The article “The Role of Job Satisfaction, Work Engagement, Self-Efficacy and Agentic Capacities on Nurses’ Turnover Intention and Patient Satisfaction” by De Simone, Planta, and Cicotto (2018) examines the impact of various elements such as work fulfillment, employees’ commitment, and self-efficacy on healthcare officials’ turnover plans and patients’ contentment with medical services. Its research problem is explicitly described in the first paragraph. The study’s problem statement is significant to the healthcare sector because voluntary turnover among nurses has become an international phenomenon.
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According to De Simone et al. (2018), this behavior affects the quality of healthcare services. These authors have managed to place the stated problem within the context of the existing knowledge. Different studies deployed in this article show various factors that compel nurses to leave their professions. Understanding the underlying causes of the increased turnover rate among nurses will play a significant role in solving this issue (De Simone et al., 2018). This article provides a strong background for creating apt strategies for retaining nurses. The purpose of this research involves investigating the association between self-efficacy, job contentment, commitment to work, and agentic capabilities and turnover rates among nurses.
Review of the Literature
The three authors sufficiently summarize earlier studies on the connection between self-efficacy, work approval, employees’ dedication to their tasks, and agentic competence and nurse turnover levels. De Simone et al. (2018) reveal gaps in the existing knowledge regarding the tendency of nurses to leave their jobs. However, most of the references used in this article are not current. Some were published in the 1970s. Quitting jobs, probably to seize new opportunities, is not an emerging phenomenon in the nursing industry. Therefore, earlier scholars had already conducted studies on nurses’ turnover plans and the underlying causes. As a result, De Simone et al. (2018) needed to link the old literature materials to recent research. This way, they would have unveiled new aspects such as nurses’ agentic capabilities, which have not been explored adequately.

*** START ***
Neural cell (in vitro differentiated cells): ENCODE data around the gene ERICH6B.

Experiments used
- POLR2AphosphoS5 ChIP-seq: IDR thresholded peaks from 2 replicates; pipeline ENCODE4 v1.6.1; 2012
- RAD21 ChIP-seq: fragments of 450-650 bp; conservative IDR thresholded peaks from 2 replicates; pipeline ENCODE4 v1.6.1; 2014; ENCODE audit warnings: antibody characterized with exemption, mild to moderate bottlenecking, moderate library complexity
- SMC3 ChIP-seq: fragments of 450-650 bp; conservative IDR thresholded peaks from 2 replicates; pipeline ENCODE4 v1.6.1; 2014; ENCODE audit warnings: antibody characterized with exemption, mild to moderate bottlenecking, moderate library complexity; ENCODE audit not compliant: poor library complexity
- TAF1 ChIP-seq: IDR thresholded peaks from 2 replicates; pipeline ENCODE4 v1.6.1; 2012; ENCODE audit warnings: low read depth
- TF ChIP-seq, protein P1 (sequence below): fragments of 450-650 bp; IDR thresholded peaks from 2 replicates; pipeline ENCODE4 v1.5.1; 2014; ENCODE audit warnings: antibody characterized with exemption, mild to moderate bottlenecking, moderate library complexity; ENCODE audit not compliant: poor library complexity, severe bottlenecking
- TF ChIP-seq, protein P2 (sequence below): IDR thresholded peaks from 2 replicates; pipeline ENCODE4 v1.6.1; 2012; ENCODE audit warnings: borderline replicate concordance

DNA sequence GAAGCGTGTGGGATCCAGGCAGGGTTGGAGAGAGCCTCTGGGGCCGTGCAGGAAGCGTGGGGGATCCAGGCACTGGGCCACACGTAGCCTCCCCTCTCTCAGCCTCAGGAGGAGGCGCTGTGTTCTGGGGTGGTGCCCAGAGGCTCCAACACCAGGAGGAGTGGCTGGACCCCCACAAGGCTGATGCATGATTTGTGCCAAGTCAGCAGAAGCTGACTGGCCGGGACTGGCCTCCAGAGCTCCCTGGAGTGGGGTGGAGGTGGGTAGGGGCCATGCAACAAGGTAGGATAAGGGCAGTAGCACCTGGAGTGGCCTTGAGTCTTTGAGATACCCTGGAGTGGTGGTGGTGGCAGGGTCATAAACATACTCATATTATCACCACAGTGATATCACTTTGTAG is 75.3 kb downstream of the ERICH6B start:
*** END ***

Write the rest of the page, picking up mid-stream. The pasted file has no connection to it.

The theoretical framework adopted in this article is appropriate in explaining how work engagement, job satisfaction, self-efficacy, and agentic capabilities influence nurses’ plans to quit their jobs (De Simone et al., 2018). This theoretical concept is not only clearly defined but also well linked to the selected research topic. This article does not solely draw thoughts from nursing models. Instead, it uses theories from other disciplines to examine human behavior. Precisely, the social cognitive theory is deployed in this work. The significance of this theoretical framework is to reveal the manner in which people act and interact in the work environment. According to these researchers, nurses are inclined to exercising control over their motivational and rational processes through agentic capabilities.
The independent variables investigated in this research include job fulfillment, nurses’ commitment, and self-worth. These factors are seen as endogenous to individual health officers. The dependent variables include agentic capacities and turnover plans. This article does not present any operational definitions of the above variables. This situation leaves the audience with an unclear understanding of their concreteness and measurability. The four hypotheses stated in the article include: